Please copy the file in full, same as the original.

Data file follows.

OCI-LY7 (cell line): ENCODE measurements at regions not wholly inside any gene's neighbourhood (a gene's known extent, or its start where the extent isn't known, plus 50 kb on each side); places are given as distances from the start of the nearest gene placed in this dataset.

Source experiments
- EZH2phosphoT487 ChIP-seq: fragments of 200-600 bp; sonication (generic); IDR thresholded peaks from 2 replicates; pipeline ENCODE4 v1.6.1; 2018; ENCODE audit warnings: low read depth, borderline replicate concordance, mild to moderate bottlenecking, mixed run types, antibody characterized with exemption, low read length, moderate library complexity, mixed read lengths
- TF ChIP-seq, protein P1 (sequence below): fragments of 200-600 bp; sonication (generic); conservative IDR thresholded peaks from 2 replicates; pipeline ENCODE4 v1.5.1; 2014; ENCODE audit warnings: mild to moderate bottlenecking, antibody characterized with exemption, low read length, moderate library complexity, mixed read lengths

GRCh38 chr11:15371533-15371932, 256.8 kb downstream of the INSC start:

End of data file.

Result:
OCI-LY7 (cell line): ENCODE measurements at regions not wholly inside any gene's neighbourhood (a gene's known extent, or its start where the extent isn't known, plus 50 kb on each side); places are given as distances from the start of the nearest gene placed in this dataset.

Source experiments
- EZH2phosphoT487 ChIP-seq: fragments of 200-600 bp; sonication (generic); IDR thresholded peaks from 2 replicates; pipeline ENCODE4 v1.6.1; 2018; ENCODE audit warnings: low read depth, borderline replicate concordance, mild to moderate bottlenecking, mixed run types, antibody characterized with exemption, low read length, moderate library complexity, mixed read lengths
- TF ChIP-seq, protein P1 (sequence below): fragments of 200-600 bp; sonication (generic); conservative IDR thresholded peaks from 2 replicates; pipeline ENCODE4 v1.5.1; 2014; ENCODE audit warnings: mild to moderate bottlenecking, antibody characterized with exemption, low read length, moderate library complexity, mixed read lengths

GRCh38 chr11:15371533-15371932, 256.8 kb downstream of the INSC start: